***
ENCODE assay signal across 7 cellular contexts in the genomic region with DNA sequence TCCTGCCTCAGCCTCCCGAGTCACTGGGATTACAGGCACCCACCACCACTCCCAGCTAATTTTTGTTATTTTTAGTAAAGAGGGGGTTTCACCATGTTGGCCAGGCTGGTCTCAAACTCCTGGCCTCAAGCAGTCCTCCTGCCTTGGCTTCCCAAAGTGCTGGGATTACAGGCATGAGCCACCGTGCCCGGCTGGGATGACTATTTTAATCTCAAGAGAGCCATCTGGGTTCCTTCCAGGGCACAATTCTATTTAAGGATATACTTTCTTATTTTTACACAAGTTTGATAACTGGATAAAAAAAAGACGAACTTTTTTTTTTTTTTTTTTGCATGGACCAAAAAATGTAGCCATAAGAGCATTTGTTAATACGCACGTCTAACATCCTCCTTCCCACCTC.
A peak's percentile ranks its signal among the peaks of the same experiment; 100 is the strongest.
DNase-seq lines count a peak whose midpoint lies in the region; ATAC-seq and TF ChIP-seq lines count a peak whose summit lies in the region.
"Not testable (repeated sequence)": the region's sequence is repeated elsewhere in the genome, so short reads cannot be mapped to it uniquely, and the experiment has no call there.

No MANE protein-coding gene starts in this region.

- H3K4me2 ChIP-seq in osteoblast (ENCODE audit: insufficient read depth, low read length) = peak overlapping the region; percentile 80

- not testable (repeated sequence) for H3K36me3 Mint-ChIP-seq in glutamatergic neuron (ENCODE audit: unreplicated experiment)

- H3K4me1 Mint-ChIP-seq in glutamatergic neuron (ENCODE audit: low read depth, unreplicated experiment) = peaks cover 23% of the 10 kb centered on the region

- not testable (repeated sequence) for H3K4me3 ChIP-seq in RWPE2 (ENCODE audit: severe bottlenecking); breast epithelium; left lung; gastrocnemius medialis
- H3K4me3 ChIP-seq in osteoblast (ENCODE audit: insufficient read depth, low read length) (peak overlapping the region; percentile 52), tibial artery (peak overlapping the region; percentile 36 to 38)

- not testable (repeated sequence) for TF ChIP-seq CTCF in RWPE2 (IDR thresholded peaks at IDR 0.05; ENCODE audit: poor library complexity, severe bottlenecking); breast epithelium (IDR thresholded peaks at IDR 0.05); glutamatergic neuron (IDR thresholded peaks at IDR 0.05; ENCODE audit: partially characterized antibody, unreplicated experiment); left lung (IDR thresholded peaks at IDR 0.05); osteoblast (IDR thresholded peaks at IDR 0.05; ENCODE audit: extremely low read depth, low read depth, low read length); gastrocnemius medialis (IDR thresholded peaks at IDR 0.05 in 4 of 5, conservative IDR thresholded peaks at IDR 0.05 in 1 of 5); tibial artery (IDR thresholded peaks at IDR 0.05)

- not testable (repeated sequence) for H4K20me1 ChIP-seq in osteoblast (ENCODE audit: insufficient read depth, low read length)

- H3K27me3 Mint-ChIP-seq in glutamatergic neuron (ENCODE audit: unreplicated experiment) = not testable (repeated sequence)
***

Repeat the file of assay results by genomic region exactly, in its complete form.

ENCODE assay signal across 7 cellular contexts in the genomic region with DNA sequence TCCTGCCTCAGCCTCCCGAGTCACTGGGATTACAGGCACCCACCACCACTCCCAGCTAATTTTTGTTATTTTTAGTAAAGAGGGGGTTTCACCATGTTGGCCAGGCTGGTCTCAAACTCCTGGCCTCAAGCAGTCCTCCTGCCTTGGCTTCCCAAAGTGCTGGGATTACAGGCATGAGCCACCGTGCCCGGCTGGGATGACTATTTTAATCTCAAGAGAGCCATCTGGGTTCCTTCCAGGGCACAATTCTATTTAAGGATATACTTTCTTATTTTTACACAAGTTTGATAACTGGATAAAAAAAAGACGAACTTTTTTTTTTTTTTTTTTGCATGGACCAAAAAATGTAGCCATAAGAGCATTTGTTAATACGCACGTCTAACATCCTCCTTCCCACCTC.
A peak's percentile ranks its signal among the peaks of the same experiment; 100 is the strongest.
DNase-seq lines count a peak whose midpoint lies in the region; ATAC-seq and TF ChIP-seq lines count a peak whose summit lies in the region.
"Not testable (repeated sequence)": the region's sequence is repeated elsewhere in the genome, so short reads cannot be mapped to it uniquely, and the experiment has no call there.

No MANE protein-coding gene starts in this region.

- H3K4me2 ChIP-seq in osteoblast (ENCODE audit: insufficient read depth, low read length) = peak overlapping the region; percentile 80

- not testable (repeated sequence) for H3K36me3 Mint-ChIP-seq in glutamatergic neuron (ENCODE audit: unreplicated experiment)

- H3K4me1 Mint-ChIP-seq in glutamatergic neuron (ENCODE audit: low read depth, unreplicated experiment) = peaks cover 23% of the 10 kb centered on the region

- not testable (repeated sequence) for H3K4me3 ChIP-seq in RWPE2 (ENCODE audit: severe bottlenecking); breast epithelium; left lung; gastrocnemius medialis
- H3K4me3 ChIP-seq in osteoblast (ENCODE audit: insufficient read depth, low read length) (peak overlapping the region; percentile 52), tibial artery (peak overlapping the region; percentile 36 to 38)

- not testable (repeated sequence) for TF ChIP-seq CTCF in RWPE2 (IDR thresholded peaks at IDR 0.05; ENCODE audit: poor library complexity, severe bottlenecking); breast epithelium (IDR thresholded peaks at IDR 0.05); glutamatergic neuron (IDR thresholded peaks at IDR 0.05; ENCODE audit: partially characterized antibody, unreplicated experiment); left lung (IDR thresholded peaks at IDR 0.05); osteoblast (IDR thresholded peaks at IDR 0.05; ENCODE audit: extremely low read depth, low read depth, low read length); gastrocnemius medialis (IDR thresholded peaks at IDR 0.05 in 4 of 5, conservative IDR thresholded peaks at IDR 0.05 in 1 of 5); tibial artery (IDR thresholded peaks at IDR 0.05)

- not testable (repeated sequence) for H4K20me1 ChIP-seq in osteoblast (ENCODE audit: insufficient read depth, low read length)

- H3K27me3 Mint-ChIP-seq in glutamatergic neuron (ENCODE audit: unreplicated experiment) = not testable (repeated sequence)